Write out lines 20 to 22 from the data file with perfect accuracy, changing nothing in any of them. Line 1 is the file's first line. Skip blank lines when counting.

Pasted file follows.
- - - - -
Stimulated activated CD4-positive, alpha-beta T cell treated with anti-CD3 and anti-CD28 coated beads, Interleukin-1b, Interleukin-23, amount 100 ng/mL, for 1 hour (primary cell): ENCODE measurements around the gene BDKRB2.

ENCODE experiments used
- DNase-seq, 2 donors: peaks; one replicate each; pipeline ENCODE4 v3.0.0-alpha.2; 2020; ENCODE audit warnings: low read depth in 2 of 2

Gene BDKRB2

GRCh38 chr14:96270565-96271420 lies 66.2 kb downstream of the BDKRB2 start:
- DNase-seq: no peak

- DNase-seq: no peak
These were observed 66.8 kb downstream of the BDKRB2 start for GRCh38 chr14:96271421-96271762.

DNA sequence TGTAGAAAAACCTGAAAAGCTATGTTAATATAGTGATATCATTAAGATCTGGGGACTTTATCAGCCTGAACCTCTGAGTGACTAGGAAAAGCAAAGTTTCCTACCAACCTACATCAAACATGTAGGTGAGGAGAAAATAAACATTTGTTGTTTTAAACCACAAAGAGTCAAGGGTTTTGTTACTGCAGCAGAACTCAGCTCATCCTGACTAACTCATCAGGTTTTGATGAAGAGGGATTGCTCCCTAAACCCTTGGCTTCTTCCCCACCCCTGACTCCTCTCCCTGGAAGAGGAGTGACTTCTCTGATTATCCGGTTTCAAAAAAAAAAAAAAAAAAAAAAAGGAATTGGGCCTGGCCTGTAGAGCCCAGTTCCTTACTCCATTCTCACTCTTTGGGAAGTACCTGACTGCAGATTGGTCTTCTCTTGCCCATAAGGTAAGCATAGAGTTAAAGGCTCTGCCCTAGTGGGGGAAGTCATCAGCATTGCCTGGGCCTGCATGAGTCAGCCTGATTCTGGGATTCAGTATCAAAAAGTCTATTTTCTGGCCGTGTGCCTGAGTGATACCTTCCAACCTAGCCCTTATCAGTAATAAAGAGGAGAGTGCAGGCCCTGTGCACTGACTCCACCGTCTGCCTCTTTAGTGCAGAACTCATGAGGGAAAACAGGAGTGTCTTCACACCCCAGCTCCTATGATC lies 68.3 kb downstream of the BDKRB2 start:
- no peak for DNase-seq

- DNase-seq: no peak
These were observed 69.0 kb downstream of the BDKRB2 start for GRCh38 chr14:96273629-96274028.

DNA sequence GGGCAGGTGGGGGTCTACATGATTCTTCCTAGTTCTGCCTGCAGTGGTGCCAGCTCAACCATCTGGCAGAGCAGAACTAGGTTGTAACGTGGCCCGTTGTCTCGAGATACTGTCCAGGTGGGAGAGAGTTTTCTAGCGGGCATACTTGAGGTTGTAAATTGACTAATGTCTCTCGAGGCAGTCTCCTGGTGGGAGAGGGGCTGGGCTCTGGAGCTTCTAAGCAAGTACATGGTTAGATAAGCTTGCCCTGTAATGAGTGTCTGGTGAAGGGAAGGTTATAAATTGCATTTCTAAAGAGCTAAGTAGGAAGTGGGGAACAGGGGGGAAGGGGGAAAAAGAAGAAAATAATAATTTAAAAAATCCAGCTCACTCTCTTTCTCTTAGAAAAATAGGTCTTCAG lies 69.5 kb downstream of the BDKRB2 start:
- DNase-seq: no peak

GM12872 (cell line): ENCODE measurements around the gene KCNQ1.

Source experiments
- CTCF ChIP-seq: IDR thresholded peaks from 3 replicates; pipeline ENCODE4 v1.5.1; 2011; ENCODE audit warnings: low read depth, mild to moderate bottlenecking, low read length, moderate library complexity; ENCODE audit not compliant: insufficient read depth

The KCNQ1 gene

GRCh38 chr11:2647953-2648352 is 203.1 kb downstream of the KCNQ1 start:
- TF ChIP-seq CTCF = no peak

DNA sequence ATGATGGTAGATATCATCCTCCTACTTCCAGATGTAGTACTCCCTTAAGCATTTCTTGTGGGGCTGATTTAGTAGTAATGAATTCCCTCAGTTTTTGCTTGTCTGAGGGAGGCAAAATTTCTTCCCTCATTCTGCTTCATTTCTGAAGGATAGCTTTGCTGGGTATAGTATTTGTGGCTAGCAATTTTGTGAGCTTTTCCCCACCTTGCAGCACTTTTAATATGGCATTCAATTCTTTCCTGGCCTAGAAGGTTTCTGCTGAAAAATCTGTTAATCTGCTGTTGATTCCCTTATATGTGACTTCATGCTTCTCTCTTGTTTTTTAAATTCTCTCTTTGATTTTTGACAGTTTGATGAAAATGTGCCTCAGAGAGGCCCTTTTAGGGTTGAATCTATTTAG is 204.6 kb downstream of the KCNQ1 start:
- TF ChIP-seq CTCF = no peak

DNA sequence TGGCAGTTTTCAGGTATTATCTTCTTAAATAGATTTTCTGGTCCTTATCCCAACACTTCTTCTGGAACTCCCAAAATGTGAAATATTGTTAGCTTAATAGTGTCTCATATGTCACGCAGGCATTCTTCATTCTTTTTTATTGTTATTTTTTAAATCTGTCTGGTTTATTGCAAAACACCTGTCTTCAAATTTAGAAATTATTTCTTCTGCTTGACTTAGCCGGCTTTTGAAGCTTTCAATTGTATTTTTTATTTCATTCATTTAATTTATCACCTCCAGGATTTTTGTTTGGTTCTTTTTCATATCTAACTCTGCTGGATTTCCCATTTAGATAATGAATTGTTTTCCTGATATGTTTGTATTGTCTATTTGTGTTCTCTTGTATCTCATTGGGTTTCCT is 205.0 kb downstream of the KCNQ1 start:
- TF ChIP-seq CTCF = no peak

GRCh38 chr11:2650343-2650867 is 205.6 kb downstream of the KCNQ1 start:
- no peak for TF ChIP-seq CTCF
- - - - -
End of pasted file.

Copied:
- TF ChIP-seq CTCF = no peak

DNA sequence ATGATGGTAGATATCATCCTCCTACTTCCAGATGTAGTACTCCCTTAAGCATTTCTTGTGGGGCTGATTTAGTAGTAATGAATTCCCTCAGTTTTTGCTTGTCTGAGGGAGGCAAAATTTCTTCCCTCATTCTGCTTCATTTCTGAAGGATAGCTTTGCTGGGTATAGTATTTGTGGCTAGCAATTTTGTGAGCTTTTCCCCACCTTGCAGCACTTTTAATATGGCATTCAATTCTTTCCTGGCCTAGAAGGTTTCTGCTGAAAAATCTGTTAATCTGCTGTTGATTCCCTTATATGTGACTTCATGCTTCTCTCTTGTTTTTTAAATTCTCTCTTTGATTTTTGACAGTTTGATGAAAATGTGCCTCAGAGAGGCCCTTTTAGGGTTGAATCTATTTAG is 204.6 kb downstream of the KCNQ1 start:
- TF ChIP-seq CTCF = no peak